“The Choice” is not a work of art, but rather a crime against humanity. The question here is what if a group of neo-Nazis decided to produce a movie or television series glorifying the Holocaust massacre, would the world have allowed that? Were you going to adhere to impartiality in the name of professionalism and objectivity?

Another tweet mocked the way the show narrated the events of the day, sarcastically calling on its director, Peter Mimi, to produce a sequel on police brutality, in reference to an incident whereby a police officer allegedly gassed 37 political prisoners to death [14] while they were trapped in the back of a van:

We want Peter Mimi to put together The Choice 3 about the death of 37 young men who suffocated themselves after orders from the brotherhood to implicate the army.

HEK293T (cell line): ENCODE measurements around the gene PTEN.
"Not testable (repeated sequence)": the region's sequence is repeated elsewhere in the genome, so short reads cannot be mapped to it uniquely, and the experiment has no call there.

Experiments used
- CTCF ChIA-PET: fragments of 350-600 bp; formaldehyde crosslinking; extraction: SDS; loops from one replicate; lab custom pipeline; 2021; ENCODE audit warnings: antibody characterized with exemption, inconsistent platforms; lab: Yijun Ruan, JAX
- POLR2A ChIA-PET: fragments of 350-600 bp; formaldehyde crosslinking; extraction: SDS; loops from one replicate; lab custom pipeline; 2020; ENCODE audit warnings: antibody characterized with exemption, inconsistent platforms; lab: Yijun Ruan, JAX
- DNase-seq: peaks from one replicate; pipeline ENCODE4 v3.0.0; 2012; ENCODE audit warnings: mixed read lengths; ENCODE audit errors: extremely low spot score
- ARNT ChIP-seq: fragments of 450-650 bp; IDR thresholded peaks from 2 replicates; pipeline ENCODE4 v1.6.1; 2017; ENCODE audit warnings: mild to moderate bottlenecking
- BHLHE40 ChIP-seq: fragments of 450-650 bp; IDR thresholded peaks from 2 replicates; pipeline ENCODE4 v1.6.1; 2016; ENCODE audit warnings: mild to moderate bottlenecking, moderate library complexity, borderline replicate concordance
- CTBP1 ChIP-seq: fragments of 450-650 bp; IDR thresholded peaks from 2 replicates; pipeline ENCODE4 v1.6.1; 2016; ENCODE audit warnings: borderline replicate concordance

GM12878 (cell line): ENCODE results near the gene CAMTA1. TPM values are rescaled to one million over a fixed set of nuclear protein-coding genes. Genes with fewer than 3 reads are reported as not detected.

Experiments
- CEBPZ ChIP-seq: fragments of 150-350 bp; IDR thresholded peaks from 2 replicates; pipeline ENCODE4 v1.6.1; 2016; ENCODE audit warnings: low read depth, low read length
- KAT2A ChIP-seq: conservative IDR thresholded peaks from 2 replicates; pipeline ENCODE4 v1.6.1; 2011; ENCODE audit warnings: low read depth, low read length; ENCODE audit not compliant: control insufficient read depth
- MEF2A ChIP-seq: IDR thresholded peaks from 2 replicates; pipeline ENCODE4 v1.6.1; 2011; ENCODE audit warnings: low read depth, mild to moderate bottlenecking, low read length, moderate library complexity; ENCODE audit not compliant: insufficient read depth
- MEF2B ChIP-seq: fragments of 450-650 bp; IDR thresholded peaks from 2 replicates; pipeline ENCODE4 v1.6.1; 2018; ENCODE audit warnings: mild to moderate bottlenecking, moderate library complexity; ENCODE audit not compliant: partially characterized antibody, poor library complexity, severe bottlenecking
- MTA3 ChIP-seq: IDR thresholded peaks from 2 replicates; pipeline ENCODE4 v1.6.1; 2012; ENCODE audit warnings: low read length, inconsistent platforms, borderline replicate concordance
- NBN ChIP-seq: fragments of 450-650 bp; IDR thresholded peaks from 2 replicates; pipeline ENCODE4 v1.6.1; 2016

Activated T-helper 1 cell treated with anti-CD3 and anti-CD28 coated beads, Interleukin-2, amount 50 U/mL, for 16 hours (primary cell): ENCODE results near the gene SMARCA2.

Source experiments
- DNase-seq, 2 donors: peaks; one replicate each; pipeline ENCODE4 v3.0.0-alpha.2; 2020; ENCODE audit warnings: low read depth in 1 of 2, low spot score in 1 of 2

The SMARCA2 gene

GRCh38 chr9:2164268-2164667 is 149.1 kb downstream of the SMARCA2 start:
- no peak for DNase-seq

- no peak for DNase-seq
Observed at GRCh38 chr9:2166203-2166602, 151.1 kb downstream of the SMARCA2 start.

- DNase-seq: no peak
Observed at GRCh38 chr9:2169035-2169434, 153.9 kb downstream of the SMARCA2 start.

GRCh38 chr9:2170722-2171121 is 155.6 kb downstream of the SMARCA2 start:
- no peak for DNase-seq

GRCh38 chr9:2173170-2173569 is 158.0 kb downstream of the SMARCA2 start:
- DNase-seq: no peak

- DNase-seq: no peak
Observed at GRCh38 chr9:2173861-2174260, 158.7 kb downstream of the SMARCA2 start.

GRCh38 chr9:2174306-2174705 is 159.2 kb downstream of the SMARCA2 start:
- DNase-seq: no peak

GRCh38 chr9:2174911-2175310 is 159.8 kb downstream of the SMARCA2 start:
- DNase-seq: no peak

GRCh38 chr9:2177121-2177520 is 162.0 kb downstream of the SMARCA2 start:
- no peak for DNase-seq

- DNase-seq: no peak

Despite repeated calls by local and international human rights groups on Egyptian authorities to hold accountable [16] all officials responsible for the bloodshed that marred the dispersal of Rabaa, impunity has prevailed. Human rights groups have also denounced the Egyptian state's prosecution of survivors [17] after a 2018 court ruling found 739 people guilty on charges linked to the dispersal, sentencing 75 protesters to a death sentence, and 47 to life in prison.

As the show continues during Ramadan, Islam's holy month of fasting that has been for years the peak season for television entertainment, societal divisions widen. A show timed to be broadcast as family and friends gather has once again sparked arguments and rifts that have not been forgotten, but buried in their minds.